Solving “unsolvable” math challenges with quantum-inspired computers

SRI researchers hope to compete with quantum computing by applying new algorithms to map large problems onto faster, more energy-efficient photonic circuitry.

Some problems are so complex that even the world’s fastest supercomputers take far too long to be cost-effective or practical. Many problems share this property of computational complexity. The famous traveling salesperson problem—a simple mathematical construct to calculate the most efficient route through multiple cities—is the best-known example and has far-reaching applications to many real-world problems.

Such problems are known among mathematicians as “non-deterministic polynomial-time hard problems”—or NP-hard problems, for short. Often, approximations are used to get close. However, certain situations encountered by the Department of Defense or others requiring significant financial investments demand real-time decision-making and high accuracy.

To more efficiently solve NP-hard problems, SRI International’s Computer Science Laboratory (CSL) and its Advanced Technology and Systems Division (ATSD) were awarded a five-year contract under the Quantum-Inspired Classical Computing (QuICC) program with the Defense Advanced Research Projects Agency (DARPA).

David Stoker, PhD, and Adam Cobb, PhD, bring laser-physics and computer science expertise to lead SRI’s research under QuICC. Together, they aim to demonstrate a new approach to solving NP-hard problems by mapping quantum algorithms onto energy-efficient analog photonic hardware. Such hybrid approaches are known as “quantum-inspired” (QI) computing.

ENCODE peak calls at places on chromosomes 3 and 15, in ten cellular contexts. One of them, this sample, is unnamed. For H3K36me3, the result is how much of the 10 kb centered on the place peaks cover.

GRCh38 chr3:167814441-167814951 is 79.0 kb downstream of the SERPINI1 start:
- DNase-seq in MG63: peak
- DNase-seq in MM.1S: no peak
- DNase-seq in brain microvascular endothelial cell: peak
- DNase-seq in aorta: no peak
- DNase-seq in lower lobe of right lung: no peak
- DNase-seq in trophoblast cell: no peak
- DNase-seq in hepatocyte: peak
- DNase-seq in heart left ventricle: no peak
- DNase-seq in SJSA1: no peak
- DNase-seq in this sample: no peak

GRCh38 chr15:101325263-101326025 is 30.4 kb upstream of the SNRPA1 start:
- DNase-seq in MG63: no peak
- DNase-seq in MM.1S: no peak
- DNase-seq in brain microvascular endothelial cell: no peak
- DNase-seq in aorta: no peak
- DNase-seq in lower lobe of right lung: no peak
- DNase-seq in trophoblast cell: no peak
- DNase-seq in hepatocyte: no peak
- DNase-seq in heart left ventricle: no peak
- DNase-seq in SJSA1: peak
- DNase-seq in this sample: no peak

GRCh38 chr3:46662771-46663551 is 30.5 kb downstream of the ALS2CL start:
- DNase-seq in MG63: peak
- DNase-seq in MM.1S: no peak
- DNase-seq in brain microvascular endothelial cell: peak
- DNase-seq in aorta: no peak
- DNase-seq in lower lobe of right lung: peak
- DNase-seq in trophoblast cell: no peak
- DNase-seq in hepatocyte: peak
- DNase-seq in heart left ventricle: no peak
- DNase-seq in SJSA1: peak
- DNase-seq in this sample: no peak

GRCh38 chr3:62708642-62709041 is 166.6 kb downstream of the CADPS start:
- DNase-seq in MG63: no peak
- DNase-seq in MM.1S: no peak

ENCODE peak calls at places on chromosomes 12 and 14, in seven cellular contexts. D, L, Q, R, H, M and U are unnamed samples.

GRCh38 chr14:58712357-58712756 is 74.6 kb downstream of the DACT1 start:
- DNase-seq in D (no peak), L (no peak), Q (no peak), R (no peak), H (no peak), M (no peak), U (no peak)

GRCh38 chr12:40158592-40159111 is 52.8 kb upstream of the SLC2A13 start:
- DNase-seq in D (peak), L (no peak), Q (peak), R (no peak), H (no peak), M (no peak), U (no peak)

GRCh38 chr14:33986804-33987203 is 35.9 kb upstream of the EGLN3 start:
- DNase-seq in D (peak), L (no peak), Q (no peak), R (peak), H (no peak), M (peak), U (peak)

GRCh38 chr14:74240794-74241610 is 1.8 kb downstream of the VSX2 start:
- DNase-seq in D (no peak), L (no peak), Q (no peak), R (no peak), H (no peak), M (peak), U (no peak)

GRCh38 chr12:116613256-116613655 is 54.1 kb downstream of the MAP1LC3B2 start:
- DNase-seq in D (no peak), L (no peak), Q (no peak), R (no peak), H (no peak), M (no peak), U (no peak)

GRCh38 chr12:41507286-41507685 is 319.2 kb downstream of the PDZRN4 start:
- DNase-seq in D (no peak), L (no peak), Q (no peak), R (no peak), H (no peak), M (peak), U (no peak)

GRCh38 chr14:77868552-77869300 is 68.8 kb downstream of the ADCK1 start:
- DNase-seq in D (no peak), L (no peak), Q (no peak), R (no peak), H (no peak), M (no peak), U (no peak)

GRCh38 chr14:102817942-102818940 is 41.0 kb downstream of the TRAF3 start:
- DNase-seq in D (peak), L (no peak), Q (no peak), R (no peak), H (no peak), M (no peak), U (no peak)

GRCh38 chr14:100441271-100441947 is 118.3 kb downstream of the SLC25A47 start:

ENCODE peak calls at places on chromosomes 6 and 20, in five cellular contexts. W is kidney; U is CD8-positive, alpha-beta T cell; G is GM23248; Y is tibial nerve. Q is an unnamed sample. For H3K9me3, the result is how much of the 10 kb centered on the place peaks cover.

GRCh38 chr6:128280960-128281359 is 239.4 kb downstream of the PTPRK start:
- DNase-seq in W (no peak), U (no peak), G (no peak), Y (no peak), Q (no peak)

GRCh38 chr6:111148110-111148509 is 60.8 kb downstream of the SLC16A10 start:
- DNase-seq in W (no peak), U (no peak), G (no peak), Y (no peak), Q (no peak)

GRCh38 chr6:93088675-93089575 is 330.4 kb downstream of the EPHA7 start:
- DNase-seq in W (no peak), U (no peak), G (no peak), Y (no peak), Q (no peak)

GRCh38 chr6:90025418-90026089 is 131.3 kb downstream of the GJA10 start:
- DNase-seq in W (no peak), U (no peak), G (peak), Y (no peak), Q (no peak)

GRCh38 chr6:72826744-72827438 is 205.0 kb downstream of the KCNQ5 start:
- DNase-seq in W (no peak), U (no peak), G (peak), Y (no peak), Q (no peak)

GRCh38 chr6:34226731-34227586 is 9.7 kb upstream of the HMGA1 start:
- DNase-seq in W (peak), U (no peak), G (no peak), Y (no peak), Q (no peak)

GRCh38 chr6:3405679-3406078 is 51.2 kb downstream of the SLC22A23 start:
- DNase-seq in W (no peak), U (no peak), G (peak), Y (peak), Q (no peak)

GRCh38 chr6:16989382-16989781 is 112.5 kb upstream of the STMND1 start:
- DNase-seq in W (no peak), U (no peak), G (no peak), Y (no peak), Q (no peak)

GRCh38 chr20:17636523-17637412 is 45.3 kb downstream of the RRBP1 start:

QI computing, the researchers say, could lead to more scalable hardware accelerators than its purely quantum counterpart. Compared to quantum computers, QI technologies can be built and scaled with existing industrial components and processes. Currently, quantum computers don’t meet the DoD’s exacting size, weight, and power specifications. “So, we’re trying to solve similar problems at, hopefully, a faster rate and lower cost,” said Cobb.

“So-called ‘quantum supremacy’ becomes much more difficult to achieve when considering metrics like total energy required for a solution,” Stoker said. “We’ve assembled a solid team with experience in photonics fabrication and neuromorphic computing to develop scalable solvers of complex, real-world problems important to the Department of Defense.”

“We will develop bespoke machine learning approaches to tackle NP-hard problems that will be efficiently designed to be specific to our new hardware,” Cobb said. “The objective is to take problems that quantum computers are being designed to solve and develop new theory to make these solutions faster and more efficient when run on classical hardware.”

To reach these challenging goals, SRI will collaborate with Stefan Preble at Rochester Institute of Technology (RIT) and Christopher Baiocco at the Research Foundation for the State University of New York (RF-SUNY). Together the team will leverage state-of-the-art integrated photonics fabrication, packaging, and testing facilities at the AIM photonics foundry.

“With quantum-inspired computing, we believe we can solve existing complex optimization problems that are supremely relevant to the Department of Defense’s work and scale the solver hardware to meet future needs,” Stoker said. “But there could be broad implications for a range of optimization challenges for all of human society—traffic, energy and water resourcing, health care, and much more—down the road.”

This material is based upon work supported by the Defense Advanced Research Projects Agency (DARPA) through Air Force Research Laboratory (AFRL) Contract No. FA8750-23-C-1001. The views, opinions, and/or findings expressed are those of the authors and should not be interpreted as representing the official views or policies of the Department of Defense or the U.S. Government.

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